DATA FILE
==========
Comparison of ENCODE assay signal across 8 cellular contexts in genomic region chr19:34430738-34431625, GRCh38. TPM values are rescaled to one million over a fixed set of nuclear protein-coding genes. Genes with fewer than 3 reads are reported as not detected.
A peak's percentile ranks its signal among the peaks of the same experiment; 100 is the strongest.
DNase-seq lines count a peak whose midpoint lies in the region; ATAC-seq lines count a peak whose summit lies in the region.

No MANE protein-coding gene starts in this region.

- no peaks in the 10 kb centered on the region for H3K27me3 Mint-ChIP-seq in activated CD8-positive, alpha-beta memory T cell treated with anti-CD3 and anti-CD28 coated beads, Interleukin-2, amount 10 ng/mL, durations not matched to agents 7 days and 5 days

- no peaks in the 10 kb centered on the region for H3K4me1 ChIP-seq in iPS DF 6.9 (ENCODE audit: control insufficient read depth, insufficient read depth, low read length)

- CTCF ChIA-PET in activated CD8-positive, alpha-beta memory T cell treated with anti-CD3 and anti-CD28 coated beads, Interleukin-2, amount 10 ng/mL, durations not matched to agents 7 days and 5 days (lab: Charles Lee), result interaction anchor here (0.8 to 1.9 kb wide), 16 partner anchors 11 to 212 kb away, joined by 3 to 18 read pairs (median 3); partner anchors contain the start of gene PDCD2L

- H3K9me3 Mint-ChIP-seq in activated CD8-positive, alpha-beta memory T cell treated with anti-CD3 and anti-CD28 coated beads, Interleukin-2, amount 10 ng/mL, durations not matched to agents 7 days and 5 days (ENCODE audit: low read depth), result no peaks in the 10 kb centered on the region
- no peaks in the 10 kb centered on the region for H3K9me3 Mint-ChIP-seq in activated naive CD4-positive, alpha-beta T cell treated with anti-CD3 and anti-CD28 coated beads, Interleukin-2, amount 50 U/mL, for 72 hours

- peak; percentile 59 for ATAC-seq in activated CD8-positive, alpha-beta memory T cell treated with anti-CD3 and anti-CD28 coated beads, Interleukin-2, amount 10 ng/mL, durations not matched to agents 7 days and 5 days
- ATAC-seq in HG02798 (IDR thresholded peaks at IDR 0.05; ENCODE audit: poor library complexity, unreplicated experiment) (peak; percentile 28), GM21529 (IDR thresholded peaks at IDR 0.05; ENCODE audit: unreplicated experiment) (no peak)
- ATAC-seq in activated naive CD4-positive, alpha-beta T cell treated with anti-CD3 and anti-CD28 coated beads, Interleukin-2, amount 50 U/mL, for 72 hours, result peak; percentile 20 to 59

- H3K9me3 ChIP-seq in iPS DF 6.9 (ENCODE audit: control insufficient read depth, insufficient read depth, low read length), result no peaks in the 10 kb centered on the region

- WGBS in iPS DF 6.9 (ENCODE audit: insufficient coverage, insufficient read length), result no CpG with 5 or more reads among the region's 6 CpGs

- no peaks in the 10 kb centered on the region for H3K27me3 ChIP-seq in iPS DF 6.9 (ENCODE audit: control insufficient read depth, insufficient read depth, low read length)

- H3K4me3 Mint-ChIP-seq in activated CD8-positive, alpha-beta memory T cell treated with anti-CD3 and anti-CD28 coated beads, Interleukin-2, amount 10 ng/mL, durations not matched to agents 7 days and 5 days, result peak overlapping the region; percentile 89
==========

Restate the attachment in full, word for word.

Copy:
Comparison of ENCODE assay signal across 8 cellular contexts in genomic region chr19:34430738-34431625, GRCh38. TPM values are rescaled to one million over a fixed set of nuclear protein-coding genes. Genes with fewer than 3 reads are reported as not detected.
A peak's percentile ranks its signal among the peaks of the same experiment; 100 is the strongest.
DNase-seq lines count a peak whose midpoint lies in the region; ATAC-seq lines count a peak whose summit lies in the region.

No MANE protein-coding gene starts in this region.

- no peaks in the 10 kb centered on the region for H3K27me3 Mint-ChIP-seq in activated CD8-positive, alpha-beta memory T cell treated with anti-CD3 and anti-CD28 coated beads, Interleukin-2, amount 10 ng/mL, durations not matched to agents 7 days and 5 days

- no peaks in the 10 kb centered on the region for H3K4me1 ChIP-seq in iPS DF 6.9 (ENCODE audit: control insufficient read depth, insufficient read depth, low read length)

- CTCF ChIA-PET in activated CD8-positive, alpha-beta memory T cell treated with anti-CD3 and anti-CD28 coated beads, Interleukin-2, amount 10 ng/mL, durations not matched to agents 7 days and 5 days (lab: Charles Lee), result interaction anchor here (0.8 to 1.9 kb wide), 16 partner anchors 11 to 212 kb away, joined by 3 to 18 read pairs (median 3); partner anchors contain the start of gene PDCD2L

- H3K9me3 Mint-ChIP-seq in activated CD8-positive, alpha-beta memory T cell treated with anti-CD3 and anti-CD28 coated beads, Interleukin-2, amount 10 ng/mL, durations not matched to agents 7 days and 5 days (ENCODE audit: low read depth), result no peaks in the 10 kb centered on the region
- no peaks in the 10 kb centered on the region for H3K9me3 Mint-ChIP-seq in activated naive CD4-positive, alpha-beta T cell treated with anti-CD3 and anti-CD28 coated beads, Interleukin-2, amount 50 U/mL, for 72 hours

- peak; percentile 59 for ATAC-seq in activated CD8-positive, alpha-beta memory T cell treated with anti-CD3 and anti-CD28 coated beads, Interleukin-2, amount 10 ng/mL, durations not matched to agents 7 days and 5 days
- ATAC-seq in HG02798 (IDR thresholded peaks at IDR 0.05; ENCODE audit: poor library complexity, unreplicated experiment) (peak; percentile 28), GM21529 (IDR thresholded peaks at IDR 0.05; ENCODE audit: unreplicated experiment) (no peak)
- ATAC-seq in activated naive CD4-positive, alpha-beta T cell treated with anti-CD3 and anti-CD28 coated beads, Interleukin-2, amount 50 U/mL, for 72 hours, result peak; percentile 20 to 59

- H3K9me3 ChIP-seq in iPS DF 6.9 (ENCODE audit: control insufficient read depth, insufficient read depth, low read length), result no peaks in the 10 kb centered on the region

- WGBS in iPS DF 6.9 (ENCODE audit: insufficient coverage, insufficient read length), result no CpG with 5 or more reads among the region's 6 CpGs

- no peaks in the 10 kb centered on the region for H3K27me3 ChIP-seq in iPS DF 6.9 (ENCODE audit: control insufficient read depth, insufficient read depth, low read length)

- H3K4me3 Mint-ChIP-seq in activated CD8-positive, alpha-beta memory T cell treated with anti-CD3 and anti-CD28 coated beads, Interleukin-2, amount 10 ng/mL, durations not matched to agents 7 days and 5 days, result peak overlapping the region; percentile 89